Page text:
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A cheery, helpful guide

HANDY BOOK Ranjini Manian’s book includes topics ranging from ‘How to do the namaste’ to ‘Making small talk over a meal’

HANDY BOOK Ranjini Manian’s book includes topics ranging from ‘How to do the namaste’ to ‘Making small talk over a meal’   | Photo Credit: PHOTO: R. Ragu

Ranjini Manian has authored the Dummies series’ first book on India

The popular Dummies series finally has an Indian author. And about time too. Chennai-based Ranjini Manian, Founder and CEO of Global Adjustments — a destination and cross-cultural services company — has written the series’ first book on India, on what’s probably one of the hottest topics in the world right now, “Doing Business In India For Dummies”.

Launched in 1991, at a time when new technology and fancy gizmos started sweeping the world, the path-breaking Dummies series bravely used irreverent expertise to break down complicated concepts. They began with “DOS For Dummies” and were such a huge success, they currently have 125 million books in print. Dummies is now available in about a dozen languages, including French, Arabic and Bulgarian. Hungry Minds Inc., the company that started the series, was bought over by John Wiley & Sons, a venerable old company founded in 1807.

Comprehensive series

“It’s an automatic ‘Go To’ in America,” says Ranjini, holding up the distinctive yellow and black book…whether it’s cooking or bringing up a Labrador retriever.” The astonishingly comprehensive series actually does seem to have thought of everything, whether it’s “Dating For Dummies”, “Grieving for Dummies” or a cheerful title called “Reconstructing Clothes for Dummies”, which — among other things — tells you how to “turn your old pants into a new hat”.

Ranjini says acquiring the Dummies brand of humour was one of the most difficult challenges, although the American Wiley team really helped. “I’m not really funny,” she says. Her unpretentious, down-to-earth tone, which she carries into “Doing Business In India For Dummies”, is actually her strongest point as a writer. The book is filled with anecdotes culled from the twelve years she’s run Global Adjustments, giving practical and logistic help to the many expatriates from about 70 different countries, who have all moved to India to do business.

It all began a little more than a year ago, when Dummies sent her an e-mail asking her if she would be interested in writing a book for them. “I had already done a piece on India in ‘Business Etiquette for Dummies’ by Sue Fox.” A similar book on China was commissioned simultaneously. “Suddenly India and China are important to Western audiences,” says Ranjini, adding, she’s actually been seeing the boom.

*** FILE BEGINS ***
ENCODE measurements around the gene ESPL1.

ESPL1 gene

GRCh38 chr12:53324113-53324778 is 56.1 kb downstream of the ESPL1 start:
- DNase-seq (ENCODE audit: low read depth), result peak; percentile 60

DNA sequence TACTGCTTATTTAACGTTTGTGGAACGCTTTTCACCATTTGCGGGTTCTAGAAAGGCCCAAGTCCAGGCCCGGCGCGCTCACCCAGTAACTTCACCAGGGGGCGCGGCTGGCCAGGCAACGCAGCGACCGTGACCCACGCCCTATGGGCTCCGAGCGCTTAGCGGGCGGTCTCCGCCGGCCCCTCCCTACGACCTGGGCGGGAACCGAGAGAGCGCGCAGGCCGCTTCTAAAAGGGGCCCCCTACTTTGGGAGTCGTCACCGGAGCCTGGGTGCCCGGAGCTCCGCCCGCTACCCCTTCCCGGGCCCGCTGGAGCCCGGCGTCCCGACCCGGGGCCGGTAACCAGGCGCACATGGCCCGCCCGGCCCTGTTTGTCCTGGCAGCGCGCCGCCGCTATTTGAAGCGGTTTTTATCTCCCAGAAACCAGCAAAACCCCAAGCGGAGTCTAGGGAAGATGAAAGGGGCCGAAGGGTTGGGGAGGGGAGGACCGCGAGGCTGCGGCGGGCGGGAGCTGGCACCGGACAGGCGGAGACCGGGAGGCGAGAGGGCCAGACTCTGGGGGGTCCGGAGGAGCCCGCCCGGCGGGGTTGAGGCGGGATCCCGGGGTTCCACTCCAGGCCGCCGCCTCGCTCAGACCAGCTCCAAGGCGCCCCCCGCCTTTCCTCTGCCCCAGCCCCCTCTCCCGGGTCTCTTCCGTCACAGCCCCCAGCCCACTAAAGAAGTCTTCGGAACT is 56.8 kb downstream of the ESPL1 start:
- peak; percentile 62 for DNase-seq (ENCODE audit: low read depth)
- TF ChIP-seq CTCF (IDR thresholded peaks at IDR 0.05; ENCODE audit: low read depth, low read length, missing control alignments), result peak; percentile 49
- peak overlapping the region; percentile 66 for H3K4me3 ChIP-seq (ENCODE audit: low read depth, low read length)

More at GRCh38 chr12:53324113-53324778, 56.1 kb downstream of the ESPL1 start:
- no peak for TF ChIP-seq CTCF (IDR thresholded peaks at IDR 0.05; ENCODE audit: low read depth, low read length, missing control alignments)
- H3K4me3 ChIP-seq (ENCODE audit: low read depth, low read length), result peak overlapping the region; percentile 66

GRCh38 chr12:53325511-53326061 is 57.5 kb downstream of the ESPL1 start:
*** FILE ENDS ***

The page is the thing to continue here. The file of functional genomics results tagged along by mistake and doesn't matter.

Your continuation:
“When I started Global Adjustments to help people relocate, there were maybe 50 to 60 people coming in every year,” she says. By the year 2000, she said the number had not only gone up but started doubling, then tripling. “Now it has gone up ten times,” she says. Once, people got “hardship allowances to come to India and now they’re lining up for a posting here” because, among other things, an Indian work experience looks good on resumes.

While a good part of the book is based on personal experience, she has used her wide network of clients and friends to fill in the gaps. “I learnt so much when I put this together,” she says, flipping through the book, pointing at chapters on understanding investment routes, exploring industrial relations and demystifying the Indian legal system.

In classic Dummies style, everything has been broken down into bite-sized chunks, with cheery icons to help readers navigate. This includes a lotus that Ranjini came up with, which points out a section on ‘Distilled Wisdom’, featuring helpful little stories. “Dummies is actually for very intelligent readers,” says Ranjini, adding it’s designed to let readers dip into specific chapters, to quickly learn what they need.

Ranjini and her editorial coordinator Susan Philip have evidently tried to think of everything: from trade unionism to how to greet colleagues.

There are thoughtful tables on the Indian states, and diagrams explaining everything from Indian currency to “How to do the namaste.” And then there’s the essential etiquette, like one earnest page on ‘Making small talk over a meal,’ which lists topics that work well: “Cricket. Family. Cinema’. And then in a separate table, (beside an icon of a ticking bomb) lists those that don’t: Money. Poverty. Sex.



SHONALI MUTHALALY
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